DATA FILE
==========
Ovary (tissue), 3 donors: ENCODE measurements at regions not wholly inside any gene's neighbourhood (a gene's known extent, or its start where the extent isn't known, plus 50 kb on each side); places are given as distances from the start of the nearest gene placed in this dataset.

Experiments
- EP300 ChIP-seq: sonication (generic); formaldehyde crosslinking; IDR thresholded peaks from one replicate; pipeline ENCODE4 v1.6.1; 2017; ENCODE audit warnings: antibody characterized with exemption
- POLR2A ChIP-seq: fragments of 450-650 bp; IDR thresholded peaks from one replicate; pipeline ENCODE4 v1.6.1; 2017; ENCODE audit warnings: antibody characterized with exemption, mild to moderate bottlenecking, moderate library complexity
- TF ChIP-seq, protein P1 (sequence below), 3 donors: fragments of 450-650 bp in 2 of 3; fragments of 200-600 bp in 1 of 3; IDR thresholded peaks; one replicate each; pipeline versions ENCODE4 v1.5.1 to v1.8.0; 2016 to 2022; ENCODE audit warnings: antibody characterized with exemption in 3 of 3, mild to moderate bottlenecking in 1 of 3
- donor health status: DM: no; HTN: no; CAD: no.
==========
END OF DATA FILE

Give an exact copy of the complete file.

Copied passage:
Ovary (tissue), 3 donors: ENCODE measurements at regions not wholly inside any gene's neighbourhood (a gene's known extent, or its start where the extent isn't known, plus 50 kb on each side); places are given as distances from the start of the nearest gene placed in this dataset.

Experiments
- EP300 ChIP-seq: sonication (generic); formaldehyde crosslinking; IDR thresholded peaks from one replicate; pipeline ENCODE4 v1.6.1; 2017; ENCODE audit warnings: antibody characterized with exemption
- POLR2A ChIP-seq: fragments of 450-650 bp; IDR thresholded peaks from one replicate; pipeline ENCODE4 v1.6.1; 2017; ENCODE audit warnings: antibody characterized with exemption, mild to moderate bottlenecking, moderate library complexity
- TF ChIP-seq, protein P1 (sequence below), 3 donors: fragments of 450-650 bp in 2 of 3; fragments of 200-600 bp in 1 of 3; IDR thresholded peaks; one replicate each; pipeline versions ENCODE4 v1.5.1 to v1.8.0; 2016 to 2022; ENCODE audit warnings: antibody characterized with exemption in 3 of 3, mild to moderate bottlenecking in 1 of 3
- donor health status: DM: no; HTN: no; CAD: no.